Dear Imprudence — Strictly Speaking of Protocol

I think we can make this short and sweet, so let’s jump right in, shall we?

Miss Manners fields a Veterans’ Day Special from Every Military Person, Everywhere!

We members of the military would be honored if you could address military funeral etiquette for Veterans Day.

Naturally, I jest, but I do take minor exception to members of a group claiming to speak on behalf of an entire group. So, thank you, letter-writer, or representative group of military doodz.

Moving on.

For those do not know: It is not necessary for you to stand to receive the U.S. flag. We expect that you are in distress with the loss of your family member.

We are saluting our fellow service member for the last time after we give you the flag. We do not expect you to return our salute.

I’ll cut to the quick here. I hate it when military people talk down to civilians as if they can not possibly understand simple things, like funeral service protocol. But, I’ll give the benefit of the doubt here, because even as a veteran myself, sometimes I get a little confused on who expects me to salute when, etc.

Thanks for clearing that point up, if not in a slightly condescending manner.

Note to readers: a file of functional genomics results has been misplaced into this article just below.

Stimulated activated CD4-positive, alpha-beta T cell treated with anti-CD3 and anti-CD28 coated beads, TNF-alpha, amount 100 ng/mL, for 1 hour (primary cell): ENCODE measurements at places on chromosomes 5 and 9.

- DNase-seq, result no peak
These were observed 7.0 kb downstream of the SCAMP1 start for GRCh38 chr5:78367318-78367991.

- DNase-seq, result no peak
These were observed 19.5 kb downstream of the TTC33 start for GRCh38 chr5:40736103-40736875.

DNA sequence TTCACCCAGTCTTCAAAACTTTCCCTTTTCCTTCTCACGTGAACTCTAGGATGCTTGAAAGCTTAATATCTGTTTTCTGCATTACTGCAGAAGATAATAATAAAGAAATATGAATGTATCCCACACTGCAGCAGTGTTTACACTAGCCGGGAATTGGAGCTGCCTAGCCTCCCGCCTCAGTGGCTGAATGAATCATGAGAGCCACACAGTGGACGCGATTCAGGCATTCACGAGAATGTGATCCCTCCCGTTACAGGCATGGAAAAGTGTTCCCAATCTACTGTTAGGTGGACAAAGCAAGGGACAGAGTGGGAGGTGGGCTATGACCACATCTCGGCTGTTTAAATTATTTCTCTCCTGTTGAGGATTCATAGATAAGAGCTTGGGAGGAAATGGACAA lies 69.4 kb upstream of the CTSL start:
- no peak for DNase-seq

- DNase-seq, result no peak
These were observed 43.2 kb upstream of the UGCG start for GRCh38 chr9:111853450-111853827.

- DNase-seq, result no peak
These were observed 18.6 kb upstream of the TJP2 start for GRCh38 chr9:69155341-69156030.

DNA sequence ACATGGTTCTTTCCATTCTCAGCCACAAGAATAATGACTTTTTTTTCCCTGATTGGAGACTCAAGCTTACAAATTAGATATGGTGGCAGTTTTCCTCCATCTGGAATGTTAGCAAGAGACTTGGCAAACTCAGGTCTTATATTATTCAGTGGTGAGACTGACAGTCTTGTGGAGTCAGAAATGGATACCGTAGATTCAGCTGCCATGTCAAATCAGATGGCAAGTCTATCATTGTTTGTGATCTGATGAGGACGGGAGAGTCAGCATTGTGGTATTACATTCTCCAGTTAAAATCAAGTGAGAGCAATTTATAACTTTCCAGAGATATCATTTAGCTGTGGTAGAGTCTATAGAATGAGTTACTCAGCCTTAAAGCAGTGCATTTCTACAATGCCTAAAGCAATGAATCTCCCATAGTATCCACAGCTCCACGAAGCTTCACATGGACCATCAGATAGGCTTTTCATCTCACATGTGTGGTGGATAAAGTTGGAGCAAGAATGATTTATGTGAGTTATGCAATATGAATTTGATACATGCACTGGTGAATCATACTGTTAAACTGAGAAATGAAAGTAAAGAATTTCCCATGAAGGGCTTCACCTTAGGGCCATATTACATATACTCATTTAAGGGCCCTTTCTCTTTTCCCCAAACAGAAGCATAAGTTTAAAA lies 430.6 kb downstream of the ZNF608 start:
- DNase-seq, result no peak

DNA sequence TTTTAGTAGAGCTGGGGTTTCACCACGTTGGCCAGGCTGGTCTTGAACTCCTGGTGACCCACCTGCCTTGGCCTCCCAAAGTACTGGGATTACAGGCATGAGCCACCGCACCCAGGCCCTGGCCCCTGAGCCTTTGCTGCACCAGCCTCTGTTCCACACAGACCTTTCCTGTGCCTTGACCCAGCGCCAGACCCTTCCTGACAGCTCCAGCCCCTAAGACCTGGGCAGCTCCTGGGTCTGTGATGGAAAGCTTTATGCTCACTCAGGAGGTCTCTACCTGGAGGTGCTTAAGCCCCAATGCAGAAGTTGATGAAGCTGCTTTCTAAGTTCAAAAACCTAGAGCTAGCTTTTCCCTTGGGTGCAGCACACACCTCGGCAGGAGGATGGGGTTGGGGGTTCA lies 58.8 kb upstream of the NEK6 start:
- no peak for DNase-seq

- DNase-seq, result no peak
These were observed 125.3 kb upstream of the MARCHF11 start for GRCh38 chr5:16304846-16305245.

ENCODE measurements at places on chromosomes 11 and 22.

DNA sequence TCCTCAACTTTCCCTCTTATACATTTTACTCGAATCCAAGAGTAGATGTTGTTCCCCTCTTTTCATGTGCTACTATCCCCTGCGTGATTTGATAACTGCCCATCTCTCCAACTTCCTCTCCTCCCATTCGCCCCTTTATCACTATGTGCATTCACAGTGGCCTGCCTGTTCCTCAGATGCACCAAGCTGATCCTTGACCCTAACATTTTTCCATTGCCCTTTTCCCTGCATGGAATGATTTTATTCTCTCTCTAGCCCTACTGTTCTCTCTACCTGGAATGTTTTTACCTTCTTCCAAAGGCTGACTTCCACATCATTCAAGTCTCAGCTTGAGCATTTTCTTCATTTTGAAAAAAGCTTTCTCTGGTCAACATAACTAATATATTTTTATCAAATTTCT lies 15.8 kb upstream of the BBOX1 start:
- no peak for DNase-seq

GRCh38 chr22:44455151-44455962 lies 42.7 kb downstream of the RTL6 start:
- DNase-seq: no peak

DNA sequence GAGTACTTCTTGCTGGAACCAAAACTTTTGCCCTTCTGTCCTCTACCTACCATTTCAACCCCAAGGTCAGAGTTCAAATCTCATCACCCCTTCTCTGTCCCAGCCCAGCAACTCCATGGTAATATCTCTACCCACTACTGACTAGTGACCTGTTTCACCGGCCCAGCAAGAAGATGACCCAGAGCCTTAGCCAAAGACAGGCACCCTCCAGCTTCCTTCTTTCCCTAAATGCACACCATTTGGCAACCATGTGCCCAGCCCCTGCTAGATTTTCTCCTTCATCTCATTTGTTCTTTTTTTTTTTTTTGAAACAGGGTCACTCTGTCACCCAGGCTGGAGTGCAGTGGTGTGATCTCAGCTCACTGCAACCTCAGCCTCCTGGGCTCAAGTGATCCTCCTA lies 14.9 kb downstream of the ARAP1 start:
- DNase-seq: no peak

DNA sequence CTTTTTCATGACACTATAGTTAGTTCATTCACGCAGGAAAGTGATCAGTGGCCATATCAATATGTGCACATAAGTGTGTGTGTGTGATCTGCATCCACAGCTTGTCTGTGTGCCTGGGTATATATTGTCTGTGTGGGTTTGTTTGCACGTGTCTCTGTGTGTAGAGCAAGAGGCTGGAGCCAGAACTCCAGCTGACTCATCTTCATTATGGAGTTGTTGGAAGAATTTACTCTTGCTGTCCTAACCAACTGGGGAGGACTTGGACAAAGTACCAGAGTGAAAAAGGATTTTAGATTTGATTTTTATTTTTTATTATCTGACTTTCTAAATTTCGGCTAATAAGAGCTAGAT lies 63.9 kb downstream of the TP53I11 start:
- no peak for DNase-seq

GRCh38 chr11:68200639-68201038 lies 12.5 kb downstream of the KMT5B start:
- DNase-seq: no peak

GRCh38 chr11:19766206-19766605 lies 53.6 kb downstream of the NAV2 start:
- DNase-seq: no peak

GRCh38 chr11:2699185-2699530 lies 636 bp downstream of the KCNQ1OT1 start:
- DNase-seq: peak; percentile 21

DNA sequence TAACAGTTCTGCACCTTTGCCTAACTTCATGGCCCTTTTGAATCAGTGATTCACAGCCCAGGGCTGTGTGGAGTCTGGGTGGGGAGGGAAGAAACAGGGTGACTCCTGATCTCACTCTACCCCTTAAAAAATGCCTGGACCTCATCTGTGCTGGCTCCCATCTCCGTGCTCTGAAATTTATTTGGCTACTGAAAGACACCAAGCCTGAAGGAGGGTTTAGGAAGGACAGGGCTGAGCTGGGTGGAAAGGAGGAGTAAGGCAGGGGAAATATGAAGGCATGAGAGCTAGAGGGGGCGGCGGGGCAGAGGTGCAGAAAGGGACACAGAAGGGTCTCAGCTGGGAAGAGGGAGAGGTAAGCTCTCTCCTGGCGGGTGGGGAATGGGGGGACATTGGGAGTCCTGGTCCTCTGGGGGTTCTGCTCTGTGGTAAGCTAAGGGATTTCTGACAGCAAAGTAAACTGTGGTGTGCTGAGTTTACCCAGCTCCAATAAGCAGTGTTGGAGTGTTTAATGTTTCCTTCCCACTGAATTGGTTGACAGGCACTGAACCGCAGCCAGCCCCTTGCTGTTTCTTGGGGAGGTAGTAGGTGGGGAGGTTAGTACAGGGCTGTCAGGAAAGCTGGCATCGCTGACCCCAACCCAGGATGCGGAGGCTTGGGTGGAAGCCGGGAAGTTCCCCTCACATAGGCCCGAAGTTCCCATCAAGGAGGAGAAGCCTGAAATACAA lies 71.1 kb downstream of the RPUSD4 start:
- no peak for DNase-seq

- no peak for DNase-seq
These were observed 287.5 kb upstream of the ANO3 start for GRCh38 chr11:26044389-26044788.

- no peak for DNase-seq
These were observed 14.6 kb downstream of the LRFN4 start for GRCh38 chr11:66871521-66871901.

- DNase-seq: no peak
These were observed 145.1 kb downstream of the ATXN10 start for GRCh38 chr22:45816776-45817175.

We may be silent when you thank us. We are being silent as our fellow service member is now forever silent. Do not think we are rude for our silence; it is out of respect to our fellow service member.

We are not at the graveside of a fellow service member for you to thank us. It is a duty to serve this country that we have accepted. Just as your loved one did at sometime during their lifetime.

That’s great. Thank you for trudging yourselves out there. Hope it wasn’t too inconvenient. I happen to know that funeral detail comes with some pretty good perks and recognition along with the hard work. I imagine it is too much for this letter writer to imagine that along with being bereaved, this loved one probably gave quite a bit in service to the country as well. Just because ou didn’t put on a uniform doesn’t mean that sacrifices weren’t made, that life goals and dreams weren’t put on hold, and hours, days, months, or longer weren’t spent waiting for calls that wouldn’t come until that last one finally did. The loved one of a deceased service member deserves a little recognition and respect for the job they did in support of that service member, and most people on a funeral detail know this and can be respectful of this without sending out such a presumptuous letter.

I think that Miss Manners handled it perfectly:

GENTLE READER — Indeed, Miss Manners is grateful to be of help in this small way. She only adds that she is sure that your understanding of the emotional state of the bereaved means that you would not take amiss any such spontaneous, although unnecessary, gestures of gratitude.

By 21 November, 2010.    Dear Imprudence, intersectionality